"A massive explosion" of ransomware has affected New Zealand businesses in the past 12 months, according to leading cybersecurity company Kordia.
Kordia Group CEO Scott Bartlett says ransomware (software which locks data and is freed only when a ransom is paid) has become the single greatest online security issue in terms of number of attacks.
"These criminals get into your system, find some sensitive data, encrypt it so people are locked out of their own data - and then send an email saying it will be deleted unless they are paid, say, $100,000 in bitcoins, which cannot be traced," Bartlett says.
"This is happening daily and it's happening to companies large and small - to small and medium enterprises, large financial institutions, construction companies."
Cybercrime costs New Zealand businesses an estimated $250 million a year - though that is only an estimate; not all such attacks are reported.
"People are afraid to say they have been hacked," says Bartlett. "They think they will lose customers - and they're right. The fear of reputation impact is real; those fears are justified.
"What's happening now is the level of sophistication is rising, attacks are escalating both in quantity and quality and organisations are finding they can't deal with these things on their own."
It's not just Kordia pointing to the cybersecurity crisis facing many New Zealand companies. PWC's 2016 Global Economic Crime Survey said, of the 40 per cent of New Zealand businesses hit by all forms of economic crime in the past two years, 29 per cent had experienced cybercrime.
There are about 500,000 companies in New Zealand (97 per cent of them small-to-medium enterprises, according to official figures), so about 58,000 enterprises have been compromised by cyber criminals in the past two years. That's over 550 companies every week - again, just those who have admitted it.
Kordia's recent market research found 30 per cent of almost 200 IT decision makers in businesses with 20 employees or more were unsure their cyber-security measures would prevent a breach; 20 per cent did not have any online security policies or training in place - indications of New Zealand's vulnerability in this area.
Internet safety group Netsafe said last year cybercrime likely costs New Zealand between $250m to $400m, with only about 4 per cent of attacks reported.
Globally, the figure is estimated at US$600 billion but Bartlett says the worldwide cybercrime industry will run into the trillions in the next 10 years.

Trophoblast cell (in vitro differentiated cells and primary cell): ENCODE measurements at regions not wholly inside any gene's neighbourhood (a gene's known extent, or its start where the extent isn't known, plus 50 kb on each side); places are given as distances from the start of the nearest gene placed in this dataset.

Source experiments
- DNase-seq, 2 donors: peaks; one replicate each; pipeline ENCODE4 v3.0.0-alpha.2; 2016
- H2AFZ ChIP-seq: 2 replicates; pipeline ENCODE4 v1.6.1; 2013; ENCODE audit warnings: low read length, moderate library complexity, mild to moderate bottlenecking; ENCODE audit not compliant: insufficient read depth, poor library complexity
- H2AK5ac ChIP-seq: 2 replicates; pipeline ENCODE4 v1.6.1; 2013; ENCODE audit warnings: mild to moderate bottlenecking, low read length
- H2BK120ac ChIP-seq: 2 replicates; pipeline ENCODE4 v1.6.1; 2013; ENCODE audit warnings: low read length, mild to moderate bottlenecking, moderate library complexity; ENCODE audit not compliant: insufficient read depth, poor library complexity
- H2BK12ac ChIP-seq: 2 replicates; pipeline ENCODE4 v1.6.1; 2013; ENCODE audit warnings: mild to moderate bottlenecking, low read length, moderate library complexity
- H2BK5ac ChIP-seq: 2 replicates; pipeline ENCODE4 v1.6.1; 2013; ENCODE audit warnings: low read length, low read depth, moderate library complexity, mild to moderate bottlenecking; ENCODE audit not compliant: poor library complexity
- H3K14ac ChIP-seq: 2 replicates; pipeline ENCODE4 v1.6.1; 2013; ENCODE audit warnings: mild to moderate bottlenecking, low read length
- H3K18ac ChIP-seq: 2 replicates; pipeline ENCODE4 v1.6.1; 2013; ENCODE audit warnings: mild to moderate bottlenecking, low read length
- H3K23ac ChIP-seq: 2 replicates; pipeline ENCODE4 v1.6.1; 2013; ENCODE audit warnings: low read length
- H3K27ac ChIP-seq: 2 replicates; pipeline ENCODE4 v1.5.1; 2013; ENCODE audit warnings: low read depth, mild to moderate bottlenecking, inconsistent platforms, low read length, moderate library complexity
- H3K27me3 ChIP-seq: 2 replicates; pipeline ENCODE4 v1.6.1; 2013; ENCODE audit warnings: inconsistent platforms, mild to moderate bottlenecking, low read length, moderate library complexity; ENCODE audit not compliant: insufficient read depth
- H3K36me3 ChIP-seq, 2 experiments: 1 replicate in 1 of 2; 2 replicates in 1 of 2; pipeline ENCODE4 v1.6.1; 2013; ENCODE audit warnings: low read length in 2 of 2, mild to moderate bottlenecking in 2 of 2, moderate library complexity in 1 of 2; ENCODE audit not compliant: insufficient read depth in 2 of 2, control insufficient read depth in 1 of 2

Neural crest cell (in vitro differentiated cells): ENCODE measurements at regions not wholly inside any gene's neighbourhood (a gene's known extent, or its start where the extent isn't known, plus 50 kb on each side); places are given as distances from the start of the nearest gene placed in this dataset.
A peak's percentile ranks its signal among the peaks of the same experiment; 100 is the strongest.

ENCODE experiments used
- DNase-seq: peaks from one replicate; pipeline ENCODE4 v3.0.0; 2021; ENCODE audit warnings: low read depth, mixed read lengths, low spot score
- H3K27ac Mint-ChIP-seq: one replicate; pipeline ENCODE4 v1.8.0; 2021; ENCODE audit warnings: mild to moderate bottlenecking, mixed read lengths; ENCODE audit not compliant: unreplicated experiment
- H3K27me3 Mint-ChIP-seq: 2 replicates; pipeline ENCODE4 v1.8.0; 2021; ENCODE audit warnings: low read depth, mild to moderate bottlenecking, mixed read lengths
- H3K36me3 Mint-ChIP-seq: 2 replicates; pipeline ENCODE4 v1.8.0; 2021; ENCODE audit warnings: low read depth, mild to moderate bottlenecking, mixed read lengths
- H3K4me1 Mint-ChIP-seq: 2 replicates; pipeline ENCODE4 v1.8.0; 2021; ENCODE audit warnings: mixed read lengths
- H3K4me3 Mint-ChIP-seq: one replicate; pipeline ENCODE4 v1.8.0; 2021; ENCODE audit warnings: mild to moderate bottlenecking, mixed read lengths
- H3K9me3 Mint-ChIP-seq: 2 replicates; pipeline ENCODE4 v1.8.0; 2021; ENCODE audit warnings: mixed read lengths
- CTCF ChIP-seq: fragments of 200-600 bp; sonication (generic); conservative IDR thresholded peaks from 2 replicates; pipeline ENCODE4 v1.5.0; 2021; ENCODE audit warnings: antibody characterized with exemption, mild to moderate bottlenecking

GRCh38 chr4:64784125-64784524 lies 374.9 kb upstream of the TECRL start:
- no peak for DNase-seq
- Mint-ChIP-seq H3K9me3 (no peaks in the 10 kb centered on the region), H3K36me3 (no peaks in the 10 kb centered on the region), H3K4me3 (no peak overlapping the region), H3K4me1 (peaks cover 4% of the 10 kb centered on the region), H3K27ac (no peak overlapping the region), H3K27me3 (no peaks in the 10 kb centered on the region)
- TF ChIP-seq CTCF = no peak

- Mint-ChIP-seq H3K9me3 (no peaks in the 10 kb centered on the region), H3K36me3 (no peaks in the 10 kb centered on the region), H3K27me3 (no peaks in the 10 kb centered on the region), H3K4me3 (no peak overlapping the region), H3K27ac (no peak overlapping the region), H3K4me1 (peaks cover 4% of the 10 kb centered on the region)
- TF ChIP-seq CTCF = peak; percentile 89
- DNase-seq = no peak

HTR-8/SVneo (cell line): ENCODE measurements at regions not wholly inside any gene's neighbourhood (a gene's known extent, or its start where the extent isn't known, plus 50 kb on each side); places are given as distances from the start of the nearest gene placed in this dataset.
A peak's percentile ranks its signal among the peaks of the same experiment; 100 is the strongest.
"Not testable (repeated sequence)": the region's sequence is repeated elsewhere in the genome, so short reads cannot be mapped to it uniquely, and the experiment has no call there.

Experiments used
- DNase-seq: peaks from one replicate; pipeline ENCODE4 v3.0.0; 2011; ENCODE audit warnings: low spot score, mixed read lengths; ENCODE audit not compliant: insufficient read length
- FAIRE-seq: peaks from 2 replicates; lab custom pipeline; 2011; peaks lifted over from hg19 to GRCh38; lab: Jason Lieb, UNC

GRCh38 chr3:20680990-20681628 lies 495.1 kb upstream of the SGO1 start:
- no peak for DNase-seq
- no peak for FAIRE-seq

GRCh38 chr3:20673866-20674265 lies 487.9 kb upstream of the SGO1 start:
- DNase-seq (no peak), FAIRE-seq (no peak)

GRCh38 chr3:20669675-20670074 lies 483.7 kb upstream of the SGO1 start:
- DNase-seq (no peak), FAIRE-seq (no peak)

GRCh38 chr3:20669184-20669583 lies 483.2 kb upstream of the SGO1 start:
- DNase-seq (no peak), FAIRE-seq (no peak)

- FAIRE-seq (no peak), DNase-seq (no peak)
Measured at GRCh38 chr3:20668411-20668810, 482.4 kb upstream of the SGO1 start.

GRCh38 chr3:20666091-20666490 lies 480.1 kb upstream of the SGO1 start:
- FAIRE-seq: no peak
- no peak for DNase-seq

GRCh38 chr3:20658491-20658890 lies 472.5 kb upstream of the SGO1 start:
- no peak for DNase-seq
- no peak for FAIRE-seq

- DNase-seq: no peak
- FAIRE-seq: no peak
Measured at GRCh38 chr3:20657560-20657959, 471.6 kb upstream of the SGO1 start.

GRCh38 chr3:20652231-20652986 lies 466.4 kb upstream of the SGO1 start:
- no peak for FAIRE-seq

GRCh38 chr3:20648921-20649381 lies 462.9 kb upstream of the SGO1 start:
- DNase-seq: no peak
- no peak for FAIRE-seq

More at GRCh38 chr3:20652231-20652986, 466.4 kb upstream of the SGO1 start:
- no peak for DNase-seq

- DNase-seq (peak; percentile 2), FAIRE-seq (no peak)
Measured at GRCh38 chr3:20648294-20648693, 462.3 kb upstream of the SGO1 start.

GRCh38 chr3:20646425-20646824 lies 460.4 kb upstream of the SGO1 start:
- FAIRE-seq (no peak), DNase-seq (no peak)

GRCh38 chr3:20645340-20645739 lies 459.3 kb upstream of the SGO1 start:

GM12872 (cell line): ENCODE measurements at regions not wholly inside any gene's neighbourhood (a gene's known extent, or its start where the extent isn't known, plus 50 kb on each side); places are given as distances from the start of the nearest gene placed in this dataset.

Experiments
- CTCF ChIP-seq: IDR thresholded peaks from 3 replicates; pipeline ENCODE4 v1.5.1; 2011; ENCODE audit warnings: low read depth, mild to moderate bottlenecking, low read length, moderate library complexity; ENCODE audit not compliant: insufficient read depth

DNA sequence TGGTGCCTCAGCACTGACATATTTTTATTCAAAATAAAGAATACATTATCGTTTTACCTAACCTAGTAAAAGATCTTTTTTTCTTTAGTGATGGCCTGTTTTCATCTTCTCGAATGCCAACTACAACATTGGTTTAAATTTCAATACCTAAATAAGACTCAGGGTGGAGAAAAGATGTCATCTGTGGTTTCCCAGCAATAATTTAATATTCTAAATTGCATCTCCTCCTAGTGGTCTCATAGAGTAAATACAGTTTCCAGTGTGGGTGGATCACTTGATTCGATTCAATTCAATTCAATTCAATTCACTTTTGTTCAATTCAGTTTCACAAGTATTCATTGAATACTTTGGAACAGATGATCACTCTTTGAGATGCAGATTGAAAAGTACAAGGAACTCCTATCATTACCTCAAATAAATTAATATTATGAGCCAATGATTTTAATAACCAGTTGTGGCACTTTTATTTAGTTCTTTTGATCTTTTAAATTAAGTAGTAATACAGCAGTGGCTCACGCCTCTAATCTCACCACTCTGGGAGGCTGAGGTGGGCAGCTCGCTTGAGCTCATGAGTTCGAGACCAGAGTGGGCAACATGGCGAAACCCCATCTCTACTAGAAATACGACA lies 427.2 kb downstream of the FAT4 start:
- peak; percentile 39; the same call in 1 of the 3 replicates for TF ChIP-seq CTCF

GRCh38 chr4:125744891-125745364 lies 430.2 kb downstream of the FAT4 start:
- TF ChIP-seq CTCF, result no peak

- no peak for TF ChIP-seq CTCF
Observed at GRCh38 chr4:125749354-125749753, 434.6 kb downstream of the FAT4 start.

"The bad news is that the bad guys are constantly finding new ways to do bad things," says Bartlett. "They are staying ahead of the defenders - who are usually on the back foot.
"The tools to become a cyber criminal are cheap and freely available - there are even dummies' guides on how to use them. It's not just ransomware, sophistication in all areas is growing. It has become a highly sophisticated, lucrative area of criminal activity.
"Look at phishing [the art of extracting data or money by fake communications, usually an email]. About 18 months ago, you'd need to be pretty foolish to fall for a phishing email.
There would be signs like poor grammar; they often didn't look right.
"Now, however, they are picture perfect, with very sophisticated messaging and some clever ways of manipulating people - and if you haven't been educated on what to look for, they can work well."
Bartlett believes New Zealand does not yet need to follow Australia in making it compulsory to report cyber attacks. Visibility of the totality of cybersecurity breaches could have a negative impact on perceptions of New Zealand business - and there is more work to be done on the carrot before the stick is employed.
"The fact the bad guys can develop so much so fast means there is no set and forget and no silver bullet in cybersecurity measures," he says. "Vigilance, investment and change are the constants."
There are three main ways for companies to protect themselves - advice from top specialists, protection from a series of measures ("it's more than just a firewall") to ensure a company's internet interface is protected. Finally, and most importantly, a security operations centre watching clients' operations 24/7.
"That third area is key," says Bartlett. "There are plenty of good companies around who can do the first two but we do all three. If you do not have someone looking at your network round the clock, able to see that little package of data that has just been sent off to the Ukraine is suspicious, well - you're missing a trick."